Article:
Background Information on Time Management
There is no mystery about managing time. Everyone has 24 hours each day and 168 hours each week to eat, sleep, work, relax, exercise, attend class, and study. There is nothing magical about getting the most from these hours; it just takes planning. But time management does require self-discipline and control until the behavioral changes are internalized and time management becomes an everyday habit. Plans and schedules for managing time are useless if one does not follow them.
Effective time management necessitates a sense of balance. Either extreme along the time management skills continuum can be problematic. On one hand, perfect time management skills do not make one a perfect student or employee. It is possible to excess about time, such that one is so wrapped up in the minutiae of details that meaningful tasks are not accomplished. On the other hand, poor time management skills do not make one a stooge. Some brilliant people habitually are "a day late and a dollar short."
Then why bother with time management? The main reason for managing time is to provide structure to one's life and, in turn, piece of mind. Managing time is just something one does for one's own psyche, to make one's days easier.
Unlike high school, college requires that students spend much more time studying outside of class. In high school, many students could get away with two-hour test preparation sessions or with writing a research paper in an hour or two. Not so in college. The rule-of-thumb in college is to spend two hours each week studying for every one hour in class. For example, if a class meets three hours a week, plan to spend six hours studying that subject each week. If a student has 15 hours of class each week, he/she should spend at least 30 hours studying each week. Indeed, going to school is like having a job!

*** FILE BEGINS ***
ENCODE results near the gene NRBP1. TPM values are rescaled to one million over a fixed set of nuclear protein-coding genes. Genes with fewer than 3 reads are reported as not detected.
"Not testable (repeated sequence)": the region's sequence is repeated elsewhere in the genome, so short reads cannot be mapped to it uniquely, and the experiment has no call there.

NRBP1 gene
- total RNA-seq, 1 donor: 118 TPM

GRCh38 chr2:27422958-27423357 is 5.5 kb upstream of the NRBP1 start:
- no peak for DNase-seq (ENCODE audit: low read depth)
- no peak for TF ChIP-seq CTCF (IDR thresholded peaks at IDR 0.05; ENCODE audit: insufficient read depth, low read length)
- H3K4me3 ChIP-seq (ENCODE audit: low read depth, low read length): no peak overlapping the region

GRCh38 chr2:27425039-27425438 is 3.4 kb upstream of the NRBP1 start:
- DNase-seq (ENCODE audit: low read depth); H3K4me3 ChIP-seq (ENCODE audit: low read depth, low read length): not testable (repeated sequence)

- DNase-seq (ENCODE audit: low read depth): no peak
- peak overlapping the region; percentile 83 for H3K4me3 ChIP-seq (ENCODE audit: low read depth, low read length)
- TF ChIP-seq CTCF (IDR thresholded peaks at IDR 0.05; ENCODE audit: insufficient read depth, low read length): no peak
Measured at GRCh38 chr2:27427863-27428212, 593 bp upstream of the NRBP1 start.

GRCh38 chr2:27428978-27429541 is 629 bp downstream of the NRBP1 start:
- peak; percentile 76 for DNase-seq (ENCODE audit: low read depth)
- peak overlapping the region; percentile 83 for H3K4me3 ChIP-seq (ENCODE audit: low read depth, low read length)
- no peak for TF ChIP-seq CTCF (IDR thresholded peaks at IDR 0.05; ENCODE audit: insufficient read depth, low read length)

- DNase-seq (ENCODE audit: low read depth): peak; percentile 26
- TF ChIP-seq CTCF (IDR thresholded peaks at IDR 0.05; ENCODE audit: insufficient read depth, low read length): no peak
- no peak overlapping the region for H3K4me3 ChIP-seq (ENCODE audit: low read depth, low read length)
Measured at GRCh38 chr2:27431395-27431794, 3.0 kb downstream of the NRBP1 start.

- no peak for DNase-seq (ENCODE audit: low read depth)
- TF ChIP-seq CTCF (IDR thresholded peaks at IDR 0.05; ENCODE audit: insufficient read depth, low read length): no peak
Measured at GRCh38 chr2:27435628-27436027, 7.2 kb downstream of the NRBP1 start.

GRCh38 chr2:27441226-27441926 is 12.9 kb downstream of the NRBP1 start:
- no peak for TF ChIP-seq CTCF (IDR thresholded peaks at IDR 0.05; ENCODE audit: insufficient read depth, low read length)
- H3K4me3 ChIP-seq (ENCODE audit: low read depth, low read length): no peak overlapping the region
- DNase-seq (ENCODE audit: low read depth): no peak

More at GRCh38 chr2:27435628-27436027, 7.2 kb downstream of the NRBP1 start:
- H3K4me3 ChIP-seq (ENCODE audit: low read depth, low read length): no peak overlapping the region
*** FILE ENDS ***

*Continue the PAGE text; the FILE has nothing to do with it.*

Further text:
As a final note, it is important to remember that simply setting aside time to study will not insure that students will do well academically. It is just as important to make efficient use of that study time by using effective study strategies like the ones described in other pages in the General-Purpose Learning Strategies main stack. For example, setting aside three hours to read a chapter is a waste of time if one doesn't understand or remember what one has read. Similarly, spending ten hours simply reading over notes in order to prepare for an exam is probably not going to land an "A." In short, doing well in school depends on setting aside time to study and using that time effectively.
Purposes of Time Management Strategies
Time management strategies fulfill a number of functions. One purpose is to plan activities and schedule time for completing them. The strategies help one to predict when one will be most busy so that plans to get things done may be made ahead of time. A second purpose is to help people become more punctual. Time management strategies also aid in remembering obligations such as meetings, appointments, and special events.
Advantages of Time Management Strategies
One advantage of time management strategies is that they don't take much time to implement! For example, semester planners for students can be completed in about an hour, and weekly grids in only 15 minutes. It only takes about10 minutes each week to keep schedules up to date, making additions and revisions. In addition, the strategies are very easy to use and require little instruction from facilitators.
As time management skills improve, people tend to experience fewer stressful situations resulting from procrastination and/or overextending (trying to do too many activities). Time management strategies give people a sense of control over their lives.
Time management strategies also serve as a useful memory aid, reminding one of obligations that must be met at certain times in the day or week or month. They help to organize certain aspects of one's life as well.
Specific Time Management Strategies
The following strategies for improving one's time management skills are discussed in this section.